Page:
I would really love to ignore PETA, just in general, and their latest fat-hating billboard in particular.
But there’s something about this one I haven’t yet seen addressed in the various denunciations of it*: the language. Specifically, that the “lose the blubber” bit is talking to fat people, but the “SAVE THE WHALES” bit is talking about us.
So it’s not only that it’s complete bullshit that vegetarianism = thinness, as the many fat vegetarians and vegans in this community know too well. It’s that they’re furthering the idea that thin people have a duty to stop fat people from being fat, even though the solution they propose could not remotely effect that change anyway. The point of the billboard, in theory, is to tell fat folks to go veg and “save” ourselves, one by one. But that’s not what it fucking says. It says “save the whales” — as if, once again, fat people are a problem to be solved, not actual individual human beings capable of caring for our own damn selves.
The following line might indicate that it’s a campaign aimed at fat people, suggesting that vegetarianism would make us thin and therefore improve our lives (both specious premises, even setting aside the wisdom of trying to appeal to a demographic by insulting it), but the overall message is clearly aimed at people who are not fat. People who hate, fear, and ridicule fat. People who, in their most “charitable” moments, assume we’re a bunch of ignorant slobs who need to be rescued from our own lack of discipline, because they can’t be bothered to think about fatness in anything but the most simplistic and prejudiced terms.
In other words, the language doesn’t make any fucking sense. If you’re talking about the “whales,” not to us, then there’s no way that a thin person’s individual decision to stop eating meat might “save” us. If you’re talking to us — “lose the blubber!” — then what the hell is the point of recycling a 40-year-old slogan that indicates fatties are not, in fact, whom you’re addressing? “Whales, save yourselves” would have been far more logical — and clever, for that matter — if no less offensive.
So, basically, this billboard is not merely fat-hating and based on false premises, but completely nonsensical. And in its nonsense, it’s echoing a trend in most of the public discussions of fat, food, and health that take place in this culture — speaking about fat people as if we’re not in the fucking room and have nothing to say on the matter. As if we’re merely a problem for thin people to solve. The only time journalists and advertisers speak to us is when they’re trying to tell us how to lose weight. When they’re discussing THE OBESITY CRISIS in the abstract, then fat people ourselves get abstracted, too — every article and advertisement presumes that the reader/consumer is someone concerned about the existence of fat people, as though fat people aren’t part of the fucking audience.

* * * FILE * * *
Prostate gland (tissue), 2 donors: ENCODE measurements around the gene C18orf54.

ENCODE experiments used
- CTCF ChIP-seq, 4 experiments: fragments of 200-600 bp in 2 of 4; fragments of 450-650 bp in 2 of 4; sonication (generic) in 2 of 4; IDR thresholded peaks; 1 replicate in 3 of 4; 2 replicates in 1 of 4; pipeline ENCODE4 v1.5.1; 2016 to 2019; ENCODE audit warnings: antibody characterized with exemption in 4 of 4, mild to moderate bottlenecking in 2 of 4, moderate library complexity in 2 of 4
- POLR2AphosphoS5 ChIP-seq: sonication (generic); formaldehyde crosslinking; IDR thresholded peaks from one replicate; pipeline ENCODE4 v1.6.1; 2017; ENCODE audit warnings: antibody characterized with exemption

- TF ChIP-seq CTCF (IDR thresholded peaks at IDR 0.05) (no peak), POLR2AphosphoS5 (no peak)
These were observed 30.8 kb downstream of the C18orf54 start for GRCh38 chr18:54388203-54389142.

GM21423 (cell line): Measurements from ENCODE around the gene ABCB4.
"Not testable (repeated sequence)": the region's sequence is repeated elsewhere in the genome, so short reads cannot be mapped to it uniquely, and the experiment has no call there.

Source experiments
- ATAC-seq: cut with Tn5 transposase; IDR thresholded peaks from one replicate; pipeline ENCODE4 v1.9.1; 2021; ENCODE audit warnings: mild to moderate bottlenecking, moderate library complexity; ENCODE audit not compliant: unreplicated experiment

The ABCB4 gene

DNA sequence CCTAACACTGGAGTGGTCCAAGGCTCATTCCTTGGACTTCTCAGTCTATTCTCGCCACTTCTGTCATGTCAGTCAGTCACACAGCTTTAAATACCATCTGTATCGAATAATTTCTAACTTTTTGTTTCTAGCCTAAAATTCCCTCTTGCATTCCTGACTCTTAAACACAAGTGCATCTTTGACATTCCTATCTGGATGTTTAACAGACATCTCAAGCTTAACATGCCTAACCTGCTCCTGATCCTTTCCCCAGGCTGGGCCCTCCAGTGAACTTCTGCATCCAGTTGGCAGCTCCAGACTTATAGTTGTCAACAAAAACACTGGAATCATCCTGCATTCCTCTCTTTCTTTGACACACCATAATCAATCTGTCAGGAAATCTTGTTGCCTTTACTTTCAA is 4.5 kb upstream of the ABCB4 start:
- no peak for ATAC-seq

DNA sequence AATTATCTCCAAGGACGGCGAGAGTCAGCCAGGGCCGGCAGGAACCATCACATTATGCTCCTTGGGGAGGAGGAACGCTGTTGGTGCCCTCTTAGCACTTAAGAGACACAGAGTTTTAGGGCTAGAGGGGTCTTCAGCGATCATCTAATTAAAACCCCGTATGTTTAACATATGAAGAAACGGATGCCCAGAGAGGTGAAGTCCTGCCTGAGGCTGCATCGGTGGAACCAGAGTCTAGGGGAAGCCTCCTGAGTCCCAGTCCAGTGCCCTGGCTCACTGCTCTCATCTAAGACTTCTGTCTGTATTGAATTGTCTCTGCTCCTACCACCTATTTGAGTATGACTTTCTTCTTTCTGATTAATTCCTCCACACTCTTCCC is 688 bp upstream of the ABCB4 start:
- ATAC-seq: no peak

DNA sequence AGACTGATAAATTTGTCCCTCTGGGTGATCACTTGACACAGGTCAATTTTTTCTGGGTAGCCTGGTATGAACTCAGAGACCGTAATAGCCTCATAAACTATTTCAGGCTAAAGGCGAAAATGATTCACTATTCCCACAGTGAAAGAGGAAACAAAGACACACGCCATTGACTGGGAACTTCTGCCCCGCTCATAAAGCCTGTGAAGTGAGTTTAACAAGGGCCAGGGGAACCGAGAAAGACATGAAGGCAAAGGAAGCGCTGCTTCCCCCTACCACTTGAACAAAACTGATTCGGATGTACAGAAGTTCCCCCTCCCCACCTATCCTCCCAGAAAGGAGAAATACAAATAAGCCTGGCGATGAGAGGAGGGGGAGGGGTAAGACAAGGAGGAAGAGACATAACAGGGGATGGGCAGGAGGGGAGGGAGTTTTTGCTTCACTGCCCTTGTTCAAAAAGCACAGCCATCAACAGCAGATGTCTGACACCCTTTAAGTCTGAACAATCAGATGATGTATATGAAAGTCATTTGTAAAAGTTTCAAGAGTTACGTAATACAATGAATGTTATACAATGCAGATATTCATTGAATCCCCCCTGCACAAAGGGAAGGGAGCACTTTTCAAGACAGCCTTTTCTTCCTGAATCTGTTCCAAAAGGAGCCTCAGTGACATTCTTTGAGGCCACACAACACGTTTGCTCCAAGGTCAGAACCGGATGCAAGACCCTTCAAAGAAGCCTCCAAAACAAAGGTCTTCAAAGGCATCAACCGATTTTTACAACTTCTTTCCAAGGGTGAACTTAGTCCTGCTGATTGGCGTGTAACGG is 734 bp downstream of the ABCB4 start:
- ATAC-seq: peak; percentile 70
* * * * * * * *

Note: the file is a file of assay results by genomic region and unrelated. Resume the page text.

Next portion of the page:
Which is especially hilarious when half of these discussions start with a reminder that two-thirds of Americans technically qualify as “overweight” or “obese.” I suppose if only the thin third are reading newspapers, that might explain why the industry is dying, but I kinda doubt that’s the whole reason. We’re all just so used to the framing of fatness as “other” that no one bats an eye when people who are actually speaking to fatties only speak about and around us. So the assholes at PETA don’t even notice the logical inconsistency of a directive that goes, “Save the [other]”: “[Take action for yourself.]”
Not that I expect them to notice something that subtle, when they apparently haven’t noticed that fat vegetarians exist, that women are animals deserving of ethical treatment, that immigrants might have greater concerns than potential dietary changes, etc. I mean, railing against PETA is about as useful as railing against right wing radio hosts: There’s no cure for proud jackassery, so you might as well not waste your breath. That’s why in general, I choose to ignore them. But there are a lot of other people out there playing the same game this billboard plays, of humiliating and othering fat people while pretending to be offering us health advice. And some of those people, unlike the PETA folks, might actually have an interest in not being reprehensible fuckwits.
So to them, I say: Fat people are listening when you speak. We read papers and watch news and listen to the radio. We are your fucking audience — two-thirds of it, anyway. So if you’re really so concerned for us, you might try talking to us. You might try recognizing that you are addressing the very people you’re writing about, instead of gearing all of your remarks toward some imaginary audience of The Thin and Deeply Concerned.
I’d suggest that you try listening to us, too, but that might just be too much.
*Note: I started this post a couple of days ago, so people might have made this point 100 times since then. I’m making it again anyway.